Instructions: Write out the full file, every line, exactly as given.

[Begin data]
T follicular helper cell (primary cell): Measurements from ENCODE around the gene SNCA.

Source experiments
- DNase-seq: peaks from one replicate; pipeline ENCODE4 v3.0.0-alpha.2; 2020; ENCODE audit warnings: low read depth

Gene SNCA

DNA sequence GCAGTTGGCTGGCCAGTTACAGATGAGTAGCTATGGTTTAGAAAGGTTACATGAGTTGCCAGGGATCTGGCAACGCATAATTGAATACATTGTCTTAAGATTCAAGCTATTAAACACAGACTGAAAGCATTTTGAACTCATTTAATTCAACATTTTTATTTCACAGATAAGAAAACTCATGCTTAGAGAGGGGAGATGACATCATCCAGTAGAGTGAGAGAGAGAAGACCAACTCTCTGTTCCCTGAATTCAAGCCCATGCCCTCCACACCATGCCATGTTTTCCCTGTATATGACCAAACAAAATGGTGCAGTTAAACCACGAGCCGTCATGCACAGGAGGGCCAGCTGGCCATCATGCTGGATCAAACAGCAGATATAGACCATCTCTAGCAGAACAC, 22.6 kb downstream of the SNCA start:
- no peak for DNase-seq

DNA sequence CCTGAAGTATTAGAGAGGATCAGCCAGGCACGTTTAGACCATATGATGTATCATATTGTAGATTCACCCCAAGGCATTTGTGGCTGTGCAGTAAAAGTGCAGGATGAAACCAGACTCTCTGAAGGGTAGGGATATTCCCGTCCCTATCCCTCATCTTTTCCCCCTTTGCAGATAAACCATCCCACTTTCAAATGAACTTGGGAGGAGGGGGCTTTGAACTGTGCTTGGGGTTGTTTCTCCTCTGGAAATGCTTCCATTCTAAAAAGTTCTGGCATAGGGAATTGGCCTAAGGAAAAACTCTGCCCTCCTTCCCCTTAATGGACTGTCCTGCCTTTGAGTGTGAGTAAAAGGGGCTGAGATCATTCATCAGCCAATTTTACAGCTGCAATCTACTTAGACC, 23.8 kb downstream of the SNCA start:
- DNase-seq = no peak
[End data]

T follicular helper cell (primary cell): Measurements from ENCODE around the gene SNCA.

Source experiments
- DNase-seq: peaks from one replicate; pipeline ENCODE4 v3.0.0-alpha.2; 2020; ENCODE audit warnings: low read depth

Gene SNCA

DNA sequence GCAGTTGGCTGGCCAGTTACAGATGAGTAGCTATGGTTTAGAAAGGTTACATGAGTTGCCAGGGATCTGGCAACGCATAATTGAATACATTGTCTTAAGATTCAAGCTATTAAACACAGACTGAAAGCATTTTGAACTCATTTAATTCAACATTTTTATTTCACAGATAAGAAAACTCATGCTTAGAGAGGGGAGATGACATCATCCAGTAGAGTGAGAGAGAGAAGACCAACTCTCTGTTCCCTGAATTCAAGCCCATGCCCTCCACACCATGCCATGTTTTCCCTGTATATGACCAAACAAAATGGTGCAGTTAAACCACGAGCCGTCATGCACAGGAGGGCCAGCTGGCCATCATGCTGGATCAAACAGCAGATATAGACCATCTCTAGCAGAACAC, 22.6 kb downstream of the SNCA start:
- no peak for DNase-seq

DNA sequence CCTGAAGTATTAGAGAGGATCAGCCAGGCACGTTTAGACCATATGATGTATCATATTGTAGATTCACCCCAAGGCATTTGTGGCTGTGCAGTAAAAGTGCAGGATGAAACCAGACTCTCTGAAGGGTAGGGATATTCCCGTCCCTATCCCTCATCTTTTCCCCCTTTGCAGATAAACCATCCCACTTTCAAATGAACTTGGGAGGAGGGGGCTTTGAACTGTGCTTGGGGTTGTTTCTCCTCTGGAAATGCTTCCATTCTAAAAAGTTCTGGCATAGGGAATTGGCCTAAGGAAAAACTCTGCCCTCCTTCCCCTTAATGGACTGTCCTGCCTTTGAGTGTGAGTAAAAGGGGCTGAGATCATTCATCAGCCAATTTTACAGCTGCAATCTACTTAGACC, 23.8 kb downstream of the SNCA start:
- DNase-seq = no peak